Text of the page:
Terry earned a B.A. from Dartmouth College in 1964.

    He earned his J.D. from Duke University in 1967.

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    Lisa Koch Bryant

    Ms. Bryant has extensive commercial litigation and bankruptcy experience. Prior to entering private practice, Ms. Bryant served as head of litigation for the Federal Land Bank of Louisville.

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  2. Wm. Stephen Reisz

    Thomas graduated from the University of Louisville Business School with a B.A. in 1973

    Thomas earned his J.D. degree from the

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    Sandra F. Keene

    Sandra earned her Bachelor of Health Science degree, with Honors, from the University of Louisville in 1982.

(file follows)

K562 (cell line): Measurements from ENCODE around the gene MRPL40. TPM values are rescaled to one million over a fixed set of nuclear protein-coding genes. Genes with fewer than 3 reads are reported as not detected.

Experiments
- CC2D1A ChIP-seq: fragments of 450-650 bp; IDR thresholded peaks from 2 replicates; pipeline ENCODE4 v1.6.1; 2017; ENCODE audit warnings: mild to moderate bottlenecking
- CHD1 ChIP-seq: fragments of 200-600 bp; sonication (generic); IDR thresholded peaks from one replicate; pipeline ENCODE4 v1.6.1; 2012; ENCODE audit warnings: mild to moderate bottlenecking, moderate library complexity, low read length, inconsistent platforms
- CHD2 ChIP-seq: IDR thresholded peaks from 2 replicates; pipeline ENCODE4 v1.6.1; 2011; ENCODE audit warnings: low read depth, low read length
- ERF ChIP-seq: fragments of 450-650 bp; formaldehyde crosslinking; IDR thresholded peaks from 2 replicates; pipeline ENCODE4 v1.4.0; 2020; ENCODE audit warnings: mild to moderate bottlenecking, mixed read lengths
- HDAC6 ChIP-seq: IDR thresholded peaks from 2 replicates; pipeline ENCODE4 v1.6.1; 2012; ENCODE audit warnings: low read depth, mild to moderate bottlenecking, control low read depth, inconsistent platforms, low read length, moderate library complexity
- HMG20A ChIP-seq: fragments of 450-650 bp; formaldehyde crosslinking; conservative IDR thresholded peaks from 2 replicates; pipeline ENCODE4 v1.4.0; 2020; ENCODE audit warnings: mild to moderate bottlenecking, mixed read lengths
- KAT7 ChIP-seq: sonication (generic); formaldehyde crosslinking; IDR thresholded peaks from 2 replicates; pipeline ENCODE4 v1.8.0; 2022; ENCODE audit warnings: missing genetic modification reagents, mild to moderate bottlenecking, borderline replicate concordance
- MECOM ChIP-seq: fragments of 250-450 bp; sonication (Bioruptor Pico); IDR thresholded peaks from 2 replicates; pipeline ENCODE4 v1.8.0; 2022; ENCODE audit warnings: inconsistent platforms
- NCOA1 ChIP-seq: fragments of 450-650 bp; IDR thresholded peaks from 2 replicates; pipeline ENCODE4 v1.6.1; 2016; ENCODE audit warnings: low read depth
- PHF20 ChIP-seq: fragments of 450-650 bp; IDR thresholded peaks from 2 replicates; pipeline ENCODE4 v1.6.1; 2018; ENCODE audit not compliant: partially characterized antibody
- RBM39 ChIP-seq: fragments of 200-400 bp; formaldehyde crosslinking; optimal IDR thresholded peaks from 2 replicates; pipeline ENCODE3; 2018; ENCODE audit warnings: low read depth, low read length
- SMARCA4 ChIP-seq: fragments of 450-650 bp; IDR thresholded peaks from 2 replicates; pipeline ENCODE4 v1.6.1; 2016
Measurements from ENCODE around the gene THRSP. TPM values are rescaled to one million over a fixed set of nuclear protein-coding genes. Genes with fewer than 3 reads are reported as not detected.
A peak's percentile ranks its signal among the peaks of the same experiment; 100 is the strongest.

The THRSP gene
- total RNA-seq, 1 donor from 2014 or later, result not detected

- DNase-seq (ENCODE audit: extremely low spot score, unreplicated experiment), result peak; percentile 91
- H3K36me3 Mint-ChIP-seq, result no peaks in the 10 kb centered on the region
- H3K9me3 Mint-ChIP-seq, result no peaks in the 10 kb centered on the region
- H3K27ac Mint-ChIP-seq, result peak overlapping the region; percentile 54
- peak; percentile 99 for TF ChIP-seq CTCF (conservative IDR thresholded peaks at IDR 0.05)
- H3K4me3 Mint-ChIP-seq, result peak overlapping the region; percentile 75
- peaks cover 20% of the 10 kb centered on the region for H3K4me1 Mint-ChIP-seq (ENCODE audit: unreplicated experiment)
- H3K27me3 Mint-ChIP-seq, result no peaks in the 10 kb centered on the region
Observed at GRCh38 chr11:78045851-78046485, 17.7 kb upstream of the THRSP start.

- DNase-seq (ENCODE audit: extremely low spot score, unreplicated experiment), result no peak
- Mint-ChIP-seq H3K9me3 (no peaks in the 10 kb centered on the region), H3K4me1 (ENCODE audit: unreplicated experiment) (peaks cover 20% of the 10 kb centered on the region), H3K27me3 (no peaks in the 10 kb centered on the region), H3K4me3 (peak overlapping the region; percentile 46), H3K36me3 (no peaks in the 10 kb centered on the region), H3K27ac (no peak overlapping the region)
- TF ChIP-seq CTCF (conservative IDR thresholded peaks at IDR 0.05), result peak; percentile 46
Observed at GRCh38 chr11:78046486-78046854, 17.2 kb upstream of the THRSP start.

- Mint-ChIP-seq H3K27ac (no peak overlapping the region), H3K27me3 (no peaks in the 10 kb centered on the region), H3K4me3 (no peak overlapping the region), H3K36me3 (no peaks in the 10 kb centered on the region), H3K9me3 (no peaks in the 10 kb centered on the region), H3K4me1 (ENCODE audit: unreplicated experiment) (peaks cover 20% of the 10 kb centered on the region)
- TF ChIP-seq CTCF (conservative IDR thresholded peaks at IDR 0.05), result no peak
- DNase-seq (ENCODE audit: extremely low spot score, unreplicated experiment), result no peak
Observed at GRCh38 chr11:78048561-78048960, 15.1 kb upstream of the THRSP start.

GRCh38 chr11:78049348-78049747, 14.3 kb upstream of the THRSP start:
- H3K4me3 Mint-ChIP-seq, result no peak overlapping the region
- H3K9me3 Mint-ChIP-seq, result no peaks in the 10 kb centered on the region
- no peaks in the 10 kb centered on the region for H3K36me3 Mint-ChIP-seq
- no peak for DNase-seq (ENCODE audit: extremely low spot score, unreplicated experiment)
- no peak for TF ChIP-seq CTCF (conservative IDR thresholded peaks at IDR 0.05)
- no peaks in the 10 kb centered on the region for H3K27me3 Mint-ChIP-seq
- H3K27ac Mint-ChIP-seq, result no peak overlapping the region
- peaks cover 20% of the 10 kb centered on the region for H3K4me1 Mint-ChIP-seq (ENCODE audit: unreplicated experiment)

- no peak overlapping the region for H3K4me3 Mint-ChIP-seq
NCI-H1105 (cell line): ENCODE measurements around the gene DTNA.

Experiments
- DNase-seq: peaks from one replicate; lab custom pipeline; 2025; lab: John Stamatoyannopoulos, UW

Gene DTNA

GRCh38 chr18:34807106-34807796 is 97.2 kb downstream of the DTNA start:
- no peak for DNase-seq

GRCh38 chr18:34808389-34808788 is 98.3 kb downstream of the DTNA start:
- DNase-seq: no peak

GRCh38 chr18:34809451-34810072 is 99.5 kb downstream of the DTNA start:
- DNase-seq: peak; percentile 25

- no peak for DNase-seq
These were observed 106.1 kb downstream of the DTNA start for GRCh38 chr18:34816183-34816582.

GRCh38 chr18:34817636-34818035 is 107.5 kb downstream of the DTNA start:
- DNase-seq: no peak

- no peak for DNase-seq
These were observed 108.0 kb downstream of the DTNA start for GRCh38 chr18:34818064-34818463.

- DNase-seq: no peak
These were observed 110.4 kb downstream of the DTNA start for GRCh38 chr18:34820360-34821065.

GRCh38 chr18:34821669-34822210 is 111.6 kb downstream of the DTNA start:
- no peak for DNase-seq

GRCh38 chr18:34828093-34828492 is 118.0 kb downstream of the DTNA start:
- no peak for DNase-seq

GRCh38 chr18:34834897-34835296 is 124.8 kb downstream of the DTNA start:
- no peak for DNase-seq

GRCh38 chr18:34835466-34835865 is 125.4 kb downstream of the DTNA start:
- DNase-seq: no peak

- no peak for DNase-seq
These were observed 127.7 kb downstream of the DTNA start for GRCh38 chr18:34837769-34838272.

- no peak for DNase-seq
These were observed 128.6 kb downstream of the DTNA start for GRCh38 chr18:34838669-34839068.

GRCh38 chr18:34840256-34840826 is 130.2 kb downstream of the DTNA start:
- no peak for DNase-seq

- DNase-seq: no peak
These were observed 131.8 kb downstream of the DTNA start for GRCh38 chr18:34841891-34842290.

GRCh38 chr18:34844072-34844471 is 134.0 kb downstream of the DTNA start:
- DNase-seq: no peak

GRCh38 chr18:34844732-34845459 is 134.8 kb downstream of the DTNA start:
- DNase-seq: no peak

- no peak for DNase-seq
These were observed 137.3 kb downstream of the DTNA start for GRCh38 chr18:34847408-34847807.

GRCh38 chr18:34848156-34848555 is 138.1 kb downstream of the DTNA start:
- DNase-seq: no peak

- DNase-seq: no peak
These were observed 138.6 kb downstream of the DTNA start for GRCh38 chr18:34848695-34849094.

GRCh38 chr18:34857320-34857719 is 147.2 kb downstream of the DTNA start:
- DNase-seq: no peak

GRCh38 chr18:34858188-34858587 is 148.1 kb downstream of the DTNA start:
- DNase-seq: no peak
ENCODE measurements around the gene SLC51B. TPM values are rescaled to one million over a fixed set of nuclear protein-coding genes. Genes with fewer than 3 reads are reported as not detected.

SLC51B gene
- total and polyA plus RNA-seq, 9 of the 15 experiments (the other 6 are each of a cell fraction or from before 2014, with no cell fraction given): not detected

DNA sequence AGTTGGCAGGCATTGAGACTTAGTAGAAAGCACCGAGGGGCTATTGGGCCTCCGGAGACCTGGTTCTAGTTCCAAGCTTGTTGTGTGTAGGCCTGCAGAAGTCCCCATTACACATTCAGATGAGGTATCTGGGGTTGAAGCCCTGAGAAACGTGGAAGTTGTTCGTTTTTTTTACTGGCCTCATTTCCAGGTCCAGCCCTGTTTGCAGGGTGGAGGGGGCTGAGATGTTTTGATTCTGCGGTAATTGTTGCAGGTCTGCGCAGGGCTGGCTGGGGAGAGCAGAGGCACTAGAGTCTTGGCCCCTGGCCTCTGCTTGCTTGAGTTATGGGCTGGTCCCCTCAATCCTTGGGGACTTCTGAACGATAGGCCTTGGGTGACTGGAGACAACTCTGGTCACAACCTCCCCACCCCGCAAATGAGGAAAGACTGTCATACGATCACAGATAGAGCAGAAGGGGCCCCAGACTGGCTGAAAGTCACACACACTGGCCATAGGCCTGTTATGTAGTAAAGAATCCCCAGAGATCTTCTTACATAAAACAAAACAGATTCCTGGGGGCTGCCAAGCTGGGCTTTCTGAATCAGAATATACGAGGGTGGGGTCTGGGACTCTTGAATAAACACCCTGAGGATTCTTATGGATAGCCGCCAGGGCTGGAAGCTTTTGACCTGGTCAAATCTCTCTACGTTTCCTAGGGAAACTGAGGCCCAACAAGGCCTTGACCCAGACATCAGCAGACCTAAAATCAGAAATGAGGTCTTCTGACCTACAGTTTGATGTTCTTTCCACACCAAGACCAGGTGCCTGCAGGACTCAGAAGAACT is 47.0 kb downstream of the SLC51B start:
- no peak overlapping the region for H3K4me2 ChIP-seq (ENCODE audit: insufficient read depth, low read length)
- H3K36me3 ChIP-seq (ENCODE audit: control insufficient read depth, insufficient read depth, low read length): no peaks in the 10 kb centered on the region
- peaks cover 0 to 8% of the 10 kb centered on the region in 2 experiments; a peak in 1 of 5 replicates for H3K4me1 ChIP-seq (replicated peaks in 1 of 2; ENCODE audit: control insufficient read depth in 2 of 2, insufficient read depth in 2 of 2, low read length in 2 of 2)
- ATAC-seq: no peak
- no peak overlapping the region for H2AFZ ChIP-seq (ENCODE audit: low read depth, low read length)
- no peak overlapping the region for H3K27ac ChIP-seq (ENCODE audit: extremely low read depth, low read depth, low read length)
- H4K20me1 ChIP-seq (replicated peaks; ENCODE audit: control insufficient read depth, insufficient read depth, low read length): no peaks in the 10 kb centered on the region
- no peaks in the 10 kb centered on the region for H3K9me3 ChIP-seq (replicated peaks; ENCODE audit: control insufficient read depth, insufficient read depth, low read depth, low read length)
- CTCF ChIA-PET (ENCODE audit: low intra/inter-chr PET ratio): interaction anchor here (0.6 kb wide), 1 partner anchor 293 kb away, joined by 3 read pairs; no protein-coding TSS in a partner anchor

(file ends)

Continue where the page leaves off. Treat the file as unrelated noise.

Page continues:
She earned her J.D. degree from the

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    Elizabeth M. Jenkins

    Colgate University, B.A., Political Science, magna cum laude, 1983

    University of Virginia, J.D., 1992

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    Edward L. Galloway

    Ed graduated from Indiana University in 1967 with a degree in history.

    After obtaining a master’s degree in political science from the University of

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    Thomas G. Karageorge

    Thomas graduated from the University of Louisville Business School with a B.A. in 1973

    Thomas earned his J.D. degree from the

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  3. Tacasha E. Thomas

    Tacasha attended Harvard University in Cambridge, Massachusetts during the summer of 2001, where she studied courses in law and psychology.